British novelist Sir Salman Rushdie has started writing again after being attacked in New York last year.
The Booker Prize winner was among those recognised at Windsor Castle on Tuesday after being made a Companion of Honour.
Asked when he expects to complete his next book, he said: "Oh, I'll let you know."
Rushdie was repeatedly stabbed at an event in New York last year as he was about to make a speech.
He spent six weeks in hospital following the attack and lost vision in one eye.
Speaking after the investiture ceremony on Tuesday, in which he met the Princess Royal, Rushdie said it was a "great honour" to be recognised for a "lifetime" of work and described Anne as "very generous".
He said it "took a while" but he has finally started working again.
During a festival in Washington at the weekend he disclosed: "I am not reading as fast as I used to, but I am writing what I think will be a fairly short book about what happened."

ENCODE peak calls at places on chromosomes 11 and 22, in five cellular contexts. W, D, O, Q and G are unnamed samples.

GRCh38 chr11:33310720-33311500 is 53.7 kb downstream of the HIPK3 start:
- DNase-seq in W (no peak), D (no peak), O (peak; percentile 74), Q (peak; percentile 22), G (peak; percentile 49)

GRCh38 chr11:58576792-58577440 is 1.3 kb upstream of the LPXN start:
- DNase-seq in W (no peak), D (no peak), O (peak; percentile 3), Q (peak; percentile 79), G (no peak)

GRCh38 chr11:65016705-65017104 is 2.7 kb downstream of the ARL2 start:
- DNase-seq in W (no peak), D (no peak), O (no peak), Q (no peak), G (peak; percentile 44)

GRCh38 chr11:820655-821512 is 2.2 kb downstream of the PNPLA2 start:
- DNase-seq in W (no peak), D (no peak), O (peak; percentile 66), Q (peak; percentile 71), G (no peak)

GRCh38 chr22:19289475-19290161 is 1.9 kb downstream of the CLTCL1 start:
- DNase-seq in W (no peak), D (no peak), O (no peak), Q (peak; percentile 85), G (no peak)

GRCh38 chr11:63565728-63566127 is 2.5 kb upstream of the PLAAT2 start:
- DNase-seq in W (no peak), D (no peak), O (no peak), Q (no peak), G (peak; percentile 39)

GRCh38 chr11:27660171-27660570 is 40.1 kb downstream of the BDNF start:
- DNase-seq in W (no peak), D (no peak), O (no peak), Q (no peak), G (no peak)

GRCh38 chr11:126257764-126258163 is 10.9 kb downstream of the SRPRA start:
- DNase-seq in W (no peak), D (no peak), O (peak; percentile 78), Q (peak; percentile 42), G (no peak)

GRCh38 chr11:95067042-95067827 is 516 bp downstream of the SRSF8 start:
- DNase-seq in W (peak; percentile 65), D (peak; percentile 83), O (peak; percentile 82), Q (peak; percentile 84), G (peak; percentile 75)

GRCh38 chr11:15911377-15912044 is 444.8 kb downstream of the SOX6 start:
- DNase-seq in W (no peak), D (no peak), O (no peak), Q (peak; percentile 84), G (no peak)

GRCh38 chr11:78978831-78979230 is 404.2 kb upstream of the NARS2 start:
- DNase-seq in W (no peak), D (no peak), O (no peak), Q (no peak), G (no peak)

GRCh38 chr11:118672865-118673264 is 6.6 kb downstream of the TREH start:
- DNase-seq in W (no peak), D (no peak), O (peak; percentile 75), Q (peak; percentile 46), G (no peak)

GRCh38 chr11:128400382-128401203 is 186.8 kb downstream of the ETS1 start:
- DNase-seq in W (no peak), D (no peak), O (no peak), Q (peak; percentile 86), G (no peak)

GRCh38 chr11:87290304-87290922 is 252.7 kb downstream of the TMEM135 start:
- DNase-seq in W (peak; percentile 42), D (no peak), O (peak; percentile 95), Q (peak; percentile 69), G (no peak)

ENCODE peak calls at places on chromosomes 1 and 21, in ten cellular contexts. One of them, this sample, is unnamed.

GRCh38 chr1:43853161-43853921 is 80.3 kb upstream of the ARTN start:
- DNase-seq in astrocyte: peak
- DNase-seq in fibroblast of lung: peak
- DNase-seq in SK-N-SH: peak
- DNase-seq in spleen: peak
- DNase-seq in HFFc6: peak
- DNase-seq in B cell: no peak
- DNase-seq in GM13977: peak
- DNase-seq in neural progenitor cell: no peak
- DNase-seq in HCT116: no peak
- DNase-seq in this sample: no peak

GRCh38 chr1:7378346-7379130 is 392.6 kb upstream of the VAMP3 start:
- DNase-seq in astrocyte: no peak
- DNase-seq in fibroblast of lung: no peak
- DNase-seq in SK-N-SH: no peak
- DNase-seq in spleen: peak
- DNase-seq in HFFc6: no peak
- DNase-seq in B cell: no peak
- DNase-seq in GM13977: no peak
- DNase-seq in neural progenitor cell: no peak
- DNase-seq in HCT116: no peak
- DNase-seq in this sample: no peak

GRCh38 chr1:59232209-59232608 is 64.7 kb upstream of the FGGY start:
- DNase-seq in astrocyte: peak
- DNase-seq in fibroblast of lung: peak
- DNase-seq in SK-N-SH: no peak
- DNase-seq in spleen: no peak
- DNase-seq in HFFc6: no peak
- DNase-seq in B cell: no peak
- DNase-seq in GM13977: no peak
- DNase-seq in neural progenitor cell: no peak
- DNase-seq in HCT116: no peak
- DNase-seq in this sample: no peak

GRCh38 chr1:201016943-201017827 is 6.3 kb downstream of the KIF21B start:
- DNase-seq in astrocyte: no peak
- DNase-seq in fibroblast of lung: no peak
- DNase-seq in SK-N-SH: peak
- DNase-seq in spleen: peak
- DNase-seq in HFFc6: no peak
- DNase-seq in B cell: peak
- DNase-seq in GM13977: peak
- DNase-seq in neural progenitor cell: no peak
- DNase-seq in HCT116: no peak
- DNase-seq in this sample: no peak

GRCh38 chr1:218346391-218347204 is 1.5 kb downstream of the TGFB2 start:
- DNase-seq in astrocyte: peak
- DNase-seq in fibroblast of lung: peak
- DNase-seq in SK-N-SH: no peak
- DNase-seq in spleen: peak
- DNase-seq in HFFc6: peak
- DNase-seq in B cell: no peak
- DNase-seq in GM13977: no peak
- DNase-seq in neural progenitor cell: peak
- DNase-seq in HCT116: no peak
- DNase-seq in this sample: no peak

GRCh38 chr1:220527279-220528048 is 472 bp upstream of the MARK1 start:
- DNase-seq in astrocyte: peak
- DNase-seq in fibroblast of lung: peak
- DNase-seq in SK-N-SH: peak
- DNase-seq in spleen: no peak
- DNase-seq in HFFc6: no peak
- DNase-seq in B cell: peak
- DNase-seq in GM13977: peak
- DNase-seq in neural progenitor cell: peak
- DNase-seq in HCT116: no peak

Rushdie has long faced death threats for his 1988 novel The Satanic Verses.
The Order of the Companions of Honour is an honour given to people in the Commonwealth realms who have made a significant contribution to the arts, science, medicine or the government over a long period of time.
English snooker player Mark Selby was also honoured at Windsor on Tuesday.
Selby, known by fans as the Jester from Leicester, was made an MBE for his services to snooker and charity in the 2022 Birthday Honours List, the late Queen's last.
The snooker ace was praised by mental health charity Mind for speaking publicly about his ongoing struggle with depression, admitting he suffered a "relapse" after losing a Masters tournament in January 2022.